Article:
Preparing Warps and Wefts for Weaving
The warps form the basic structure of fabrics. As such, they are made to pass through many operations before actual weaving is done. These operations include spooling, warping and slashing. In spooling, the yarn is wound on larger spools, or cones, that are placed on a rack known as a creel. From the creel, the yarns are wound on a warp beam, which looks like a huge spool. These lengths of hundreds of warped yarns lie parallel to one another. These yarns are unwound for slashing or sizing.
The yarn is coated with sizing with the help of slasher machine. Slashing prevents chafing or breaking of yarns during the weaving process. Sizing is either starch based or a synthetic like polyvinyl alcohol or water-soluble acrylic polymers. The sized yarns are then wound on a final warp beam and are ready for the loom.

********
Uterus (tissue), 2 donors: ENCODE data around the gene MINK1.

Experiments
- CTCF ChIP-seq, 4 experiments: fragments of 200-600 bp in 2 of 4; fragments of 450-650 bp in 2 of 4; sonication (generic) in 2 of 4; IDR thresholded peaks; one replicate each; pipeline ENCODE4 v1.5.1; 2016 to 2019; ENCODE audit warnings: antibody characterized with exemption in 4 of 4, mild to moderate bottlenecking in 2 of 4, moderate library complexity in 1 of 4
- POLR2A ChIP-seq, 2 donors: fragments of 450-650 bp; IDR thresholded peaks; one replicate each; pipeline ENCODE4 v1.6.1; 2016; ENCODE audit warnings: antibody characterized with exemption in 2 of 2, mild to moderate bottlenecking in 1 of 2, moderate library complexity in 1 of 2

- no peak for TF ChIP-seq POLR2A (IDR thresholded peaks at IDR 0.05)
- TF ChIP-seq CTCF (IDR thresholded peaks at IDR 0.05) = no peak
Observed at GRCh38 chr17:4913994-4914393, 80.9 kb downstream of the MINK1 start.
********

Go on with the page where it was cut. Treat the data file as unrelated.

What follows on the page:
The filling yarns experience less strain during the weaving process. Their preparation includes spinning them to the required size and giving them just the right amount of twist desired for the kind of fabric they will be used.
Preparation of weaving machines
To obtain satisfactory weaving performance, it is essential to have not only a correct yarn preparation but also an efficient organization which permits to have warps available at the right moment, thus avoiding any dead time with style or beam change. All these prerequisites aim at ensuring to the weaving mills a sufficient flexibility and at permitting them to cope promptly with a variable market demand.
Currently, several weaving mills have installed weaving machines which enable to perform the quick style change (QSC), leading to a considerable reduction of the waiting time of the machine.
The following chart presents the possible alternatives for the preparation of the weaving machine: